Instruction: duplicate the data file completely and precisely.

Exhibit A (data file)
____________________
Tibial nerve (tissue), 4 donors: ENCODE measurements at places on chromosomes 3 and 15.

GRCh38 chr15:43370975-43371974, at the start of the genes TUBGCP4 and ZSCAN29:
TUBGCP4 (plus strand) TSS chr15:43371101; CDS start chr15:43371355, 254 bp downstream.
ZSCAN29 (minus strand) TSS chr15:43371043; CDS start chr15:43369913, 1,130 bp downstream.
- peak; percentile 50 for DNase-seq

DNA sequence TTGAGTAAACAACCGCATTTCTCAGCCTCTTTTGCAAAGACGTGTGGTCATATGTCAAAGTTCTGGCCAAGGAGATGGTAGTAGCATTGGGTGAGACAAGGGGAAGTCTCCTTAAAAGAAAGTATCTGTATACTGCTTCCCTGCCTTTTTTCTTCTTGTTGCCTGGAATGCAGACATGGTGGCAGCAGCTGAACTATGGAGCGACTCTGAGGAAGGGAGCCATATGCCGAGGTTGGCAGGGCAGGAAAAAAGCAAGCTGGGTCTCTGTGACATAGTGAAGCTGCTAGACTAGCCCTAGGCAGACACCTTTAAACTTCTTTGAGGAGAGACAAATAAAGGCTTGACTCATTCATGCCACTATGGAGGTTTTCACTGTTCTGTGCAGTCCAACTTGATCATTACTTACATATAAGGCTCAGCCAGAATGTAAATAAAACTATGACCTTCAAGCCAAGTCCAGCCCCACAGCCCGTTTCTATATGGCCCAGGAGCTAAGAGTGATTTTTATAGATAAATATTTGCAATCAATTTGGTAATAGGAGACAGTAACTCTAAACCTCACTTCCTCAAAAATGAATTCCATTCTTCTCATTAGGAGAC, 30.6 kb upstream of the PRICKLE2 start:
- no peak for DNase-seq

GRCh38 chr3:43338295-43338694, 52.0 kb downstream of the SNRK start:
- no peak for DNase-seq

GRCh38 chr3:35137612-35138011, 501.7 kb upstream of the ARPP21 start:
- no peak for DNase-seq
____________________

Tibial nerve (tissue), 4 donors: ENCODE measurements at places on chromosomes 3 and 15.

GRCh38 chr15:43370975-43371974, at the start of the genes TUBGCP4 and ZSCAN29:
TUBGCP4 (plus strand) TSS chr15:43371101; CDS start chr15:43371355, 254 bp downstream.
ZSCAN29 (minus strand) TSS chr15:43371043; CDS start chr15:43369913, 1,130 bp downstream.
- peak; percentile 50 for DNase-seq

DNA sequence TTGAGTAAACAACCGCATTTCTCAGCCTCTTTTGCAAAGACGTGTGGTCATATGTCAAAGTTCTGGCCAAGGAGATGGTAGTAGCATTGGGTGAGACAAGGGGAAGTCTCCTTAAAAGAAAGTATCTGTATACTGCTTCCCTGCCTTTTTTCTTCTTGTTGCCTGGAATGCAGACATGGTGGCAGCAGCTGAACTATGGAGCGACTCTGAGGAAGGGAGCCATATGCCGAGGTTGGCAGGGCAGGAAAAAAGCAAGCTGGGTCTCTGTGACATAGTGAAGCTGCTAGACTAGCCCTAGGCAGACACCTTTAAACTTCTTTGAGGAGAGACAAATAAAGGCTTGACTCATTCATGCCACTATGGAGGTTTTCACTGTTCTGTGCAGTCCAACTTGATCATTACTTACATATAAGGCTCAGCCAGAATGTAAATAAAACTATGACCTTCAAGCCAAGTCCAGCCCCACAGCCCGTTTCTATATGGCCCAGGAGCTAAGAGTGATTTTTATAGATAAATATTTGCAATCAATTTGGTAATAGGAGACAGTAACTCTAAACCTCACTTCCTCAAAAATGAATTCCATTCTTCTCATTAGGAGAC, 30.6 kb upstream of the PRICKLE2 start:
- no peak for DNase-seq

GRCh38 chr3:43338295-43338694, 52.0 kb downstream of the SNRK start:
- no peak for DNase-seq

GRCh38 chr3:35137612-35138011, 501.7 kb upstream of the ARPP21 start:
- no peak for DNase-seq